S&P 500 fell amid weaker sentiment
After falling 0.1% last week, the S&P 500 starting this week on a weaker note by falling 0.3% on January 17. The decline in the stocks was led by the financials, industrials, and health care sectors. The consumer staples sector helped the markets pare some losses. The market sentiment was weaker than last week. Trump didn’t provide clarity on his fiscal policies in his news conference on January 11.
The post-election gainers lost strength amid stronger government bonds and the weaker US dollar. The dollar is trading at one-month low levels. The market’s focus shifted to Trump’s inauguration on January 20.
Volatility index hits a two-week high
The S&P 500 Index started the day on a stronger note, but it wasn’t able to hold the strength due to risk aversion at the beginning of the week. The S&P 500 VIX Index (CBOE Volatility Index) measures uncertainty in the market. On January 17, it rose 5.7% to 11.87—the highest levels since January 3. It’s measured on a scale on 1–100 with 20 as the historical average. It’s also called the “fear index.” It usually moves opposite to stock movements. The CBOE VIX generally falls when the S&P 500 rises.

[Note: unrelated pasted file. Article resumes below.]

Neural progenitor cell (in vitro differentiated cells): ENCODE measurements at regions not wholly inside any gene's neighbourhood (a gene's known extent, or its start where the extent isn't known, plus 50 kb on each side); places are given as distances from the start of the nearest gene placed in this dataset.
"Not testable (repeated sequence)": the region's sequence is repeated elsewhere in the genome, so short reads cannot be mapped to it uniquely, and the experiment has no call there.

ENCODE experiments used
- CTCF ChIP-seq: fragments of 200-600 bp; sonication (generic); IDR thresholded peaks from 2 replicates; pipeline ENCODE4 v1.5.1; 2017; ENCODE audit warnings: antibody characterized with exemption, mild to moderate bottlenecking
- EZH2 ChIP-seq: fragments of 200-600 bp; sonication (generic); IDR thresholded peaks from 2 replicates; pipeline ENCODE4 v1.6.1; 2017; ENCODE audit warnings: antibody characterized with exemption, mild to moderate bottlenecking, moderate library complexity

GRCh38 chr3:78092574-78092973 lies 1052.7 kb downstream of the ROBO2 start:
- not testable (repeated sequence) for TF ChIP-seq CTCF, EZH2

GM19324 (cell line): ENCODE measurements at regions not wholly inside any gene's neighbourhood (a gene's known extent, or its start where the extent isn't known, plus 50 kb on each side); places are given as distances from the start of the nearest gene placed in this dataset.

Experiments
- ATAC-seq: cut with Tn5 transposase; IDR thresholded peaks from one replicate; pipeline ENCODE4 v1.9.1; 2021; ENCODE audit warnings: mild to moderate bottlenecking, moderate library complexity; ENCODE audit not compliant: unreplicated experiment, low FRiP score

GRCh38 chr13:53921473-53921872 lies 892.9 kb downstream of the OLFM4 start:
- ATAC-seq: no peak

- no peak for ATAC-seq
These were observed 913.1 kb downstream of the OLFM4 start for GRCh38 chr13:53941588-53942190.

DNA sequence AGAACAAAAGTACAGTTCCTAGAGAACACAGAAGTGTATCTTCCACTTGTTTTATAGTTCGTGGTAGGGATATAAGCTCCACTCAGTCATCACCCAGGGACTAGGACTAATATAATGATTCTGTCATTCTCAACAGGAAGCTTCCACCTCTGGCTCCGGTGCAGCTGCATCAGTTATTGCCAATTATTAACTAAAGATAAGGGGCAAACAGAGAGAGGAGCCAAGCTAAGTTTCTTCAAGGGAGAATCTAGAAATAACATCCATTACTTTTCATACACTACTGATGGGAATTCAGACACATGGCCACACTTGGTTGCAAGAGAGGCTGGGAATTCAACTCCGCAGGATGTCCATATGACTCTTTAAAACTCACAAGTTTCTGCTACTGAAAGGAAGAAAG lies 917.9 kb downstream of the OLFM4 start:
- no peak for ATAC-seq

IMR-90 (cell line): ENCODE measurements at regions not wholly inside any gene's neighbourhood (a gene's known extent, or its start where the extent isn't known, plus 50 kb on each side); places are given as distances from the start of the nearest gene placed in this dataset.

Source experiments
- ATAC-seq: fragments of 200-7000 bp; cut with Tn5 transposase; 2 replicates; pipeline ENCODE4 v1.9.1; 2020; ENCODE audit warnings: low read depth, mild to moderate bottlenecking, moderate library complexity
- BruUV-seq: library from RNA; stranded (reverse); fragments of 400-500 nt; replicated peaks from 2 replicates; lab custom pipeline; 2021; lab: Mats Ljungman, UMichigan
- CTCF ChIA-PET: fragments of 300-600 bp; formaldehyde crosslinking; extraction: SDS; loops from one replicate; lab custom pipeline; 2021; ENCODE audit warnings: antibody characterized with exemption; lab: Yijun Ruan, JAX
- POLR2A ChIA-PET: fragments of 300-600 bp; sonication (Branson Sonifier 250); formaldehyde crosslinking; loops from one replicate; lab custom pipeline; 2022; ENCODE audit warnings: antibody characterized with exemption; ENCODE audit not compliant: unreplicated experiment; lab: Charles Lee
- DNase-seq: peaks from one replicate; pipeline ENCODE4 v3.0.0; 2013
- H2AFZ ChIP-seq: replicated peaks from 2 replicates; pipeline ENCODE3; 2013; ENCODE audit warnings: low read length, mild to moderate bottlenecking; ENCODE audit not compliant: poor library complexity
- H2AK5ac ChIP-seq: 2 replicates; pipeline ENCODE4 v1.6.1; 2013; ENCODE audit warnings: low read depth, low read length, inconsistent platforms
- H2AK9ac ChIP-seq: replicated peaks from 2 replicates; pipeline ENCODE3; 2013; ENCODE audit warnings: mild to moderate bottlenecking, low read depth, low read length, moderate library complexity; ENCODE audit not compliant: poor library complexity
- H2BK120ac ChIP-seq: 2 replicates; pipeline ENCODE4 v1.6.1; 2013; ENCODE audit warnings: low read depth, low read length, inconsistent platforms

Nasdaq and Dow fell on Tuesday
After rising for two consecutive trading weeks and ending last week at record high levels, the Nasdaq Composite Index pulled back on January 17. The Nasdaq Composite started the week on a weaker note. It fell 0.63% and closed the day at 5,538.73. The Dow Jones Industrial Average moved away from the 20,000 level. It closed January 17 at 19,826.77—a fall of 0.3% (58.96 points). The SPDR S&P 500 ETF (SPY) fell 0.35%. Next, we’ll discuss how the financials and industrials sectors performed on Tuesday.